Fluffy biscuits piled high with sweet, juicy peaches and airy whipped cream—maybe these desserts should be called “tallcakes”?!
Have you heard about our Young Chefs’ Club? Members get a themed (and kid-tested) box delivered each month!
Use dry measuring cups to measure out ¾ cup peaches and transfer to cutting board. Set aside remaining peaches. Use chef’s knife to roughly chop ¾ cup peaches.
In large microwave-safe bowl, combine chopped peaches, ground ginger, and 3 tablespoons sugar. Use rubber spatula to stir until well combined. Heat in microwave until peaches are bubbling, about 1½ minutes.
Use oven mitts to remove bowl from microwave. Use potato masher to crush chopped peaches (careful—bowl will be hot). Add remaining sliced peaches to bowl and use rubber spatula to stir until combined. Let sit until peaches are juicy, at least 30 minutes or up to 2 hours.
Meanwhile, adjust oven rack to middle position and heat oven to 450 degrees. Line rimmed baking sheet with parchment paper.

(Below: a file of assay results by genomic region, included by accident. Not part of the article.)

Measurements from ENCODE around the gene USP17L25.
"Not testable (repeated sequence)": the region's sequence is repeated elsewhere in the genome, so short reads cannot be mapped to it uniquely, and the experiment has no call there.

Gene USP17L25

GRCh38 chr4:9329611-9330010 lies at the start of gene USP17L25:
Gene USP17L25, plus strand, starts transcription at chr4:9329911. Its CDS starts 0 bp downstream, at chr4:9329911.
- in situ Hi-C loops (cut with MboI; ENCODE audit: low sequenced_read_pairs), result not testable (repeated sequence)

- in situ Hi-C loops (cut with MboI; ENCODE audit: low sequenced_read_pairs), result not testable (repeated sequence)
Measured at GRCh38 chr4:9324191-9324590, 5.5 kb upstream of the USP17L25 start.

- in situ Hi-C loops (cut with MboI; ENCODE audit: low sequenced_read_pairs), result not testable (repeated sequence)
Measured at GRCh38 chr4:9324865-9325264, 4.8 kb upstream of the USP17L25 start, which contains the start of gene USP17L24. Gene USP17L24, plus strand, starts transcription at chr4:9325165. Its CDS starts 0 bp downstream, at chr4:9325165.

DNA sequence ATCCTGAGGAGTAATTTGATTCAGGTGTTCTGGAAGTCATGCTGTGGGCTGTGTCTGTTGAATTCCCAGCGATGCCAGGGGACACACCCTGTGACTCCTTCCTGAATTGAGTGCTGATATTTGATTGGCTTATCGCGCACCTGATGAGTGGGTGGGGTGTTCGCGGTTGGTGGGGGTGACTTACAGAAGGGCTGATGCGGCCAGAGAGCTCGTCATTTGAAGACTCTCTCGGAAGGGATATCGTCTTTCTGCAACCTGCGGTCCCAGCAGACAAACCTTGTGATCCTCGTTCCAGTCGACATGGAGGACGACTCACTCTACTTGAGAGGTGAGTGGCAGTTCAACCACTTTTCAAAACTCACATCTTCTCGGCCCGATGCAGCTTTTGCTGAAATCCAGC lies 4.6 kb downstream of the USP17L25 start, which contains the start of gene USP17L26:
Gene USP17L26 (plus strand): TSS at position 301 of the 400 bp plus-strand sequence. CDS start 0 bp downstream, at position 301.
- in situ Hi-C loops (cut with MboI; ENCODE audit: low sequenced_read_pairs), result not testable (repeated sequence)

In medium bowl, whisk together flour, baking powder, baking soda, salt, and remaining 1 tablespoon sugar.
In liquid measuring cup, use fork to stir buttermilk and melted butter until butter forms small clumps.
Add buttermilk mixture to bowl with flour mixture. Use clean rubber spatula to stir until combined.
Spray inside of ½-cup dry measuring cup with vegetable oil spray. Use greased measuring cup to scoop batter and use butter knife to scrape off extra batter. Drop 4 scoops onto parchment-lined baking sheet, leaving space between biscuits. Sprinkle each biscuit generously with extra sugar.
Use oven mitts to remove baking sheet from oven and place on cooling rack (ask an adult for help). Let biscuits cool on baking sheet for 10 minutes. (This is a good time to make your Whipped Cream.)
The Whipped Cream recipe warns you not to overwhip the cream. But what happens if you take whipped cream too far? (We know you’re curious!) Cream, like butter and vinaigrette (see the Shake Things Up experiment), is an emulsion. It’s made of tiny droplets of fat suspended in water. As you whip cream, tiny air bubbles become held in place by those droplets of fat, making it light and fluffy. But if you whip cream for too long, the emulsion of fat and water breaks! The droplets of fat clump together and separate from the liquid. The good news is that you’re on your way toward making butter. The bad news is that you’ll need to start your whipped cream over again, so be sure to keep a careful eye on your cream as you beat it.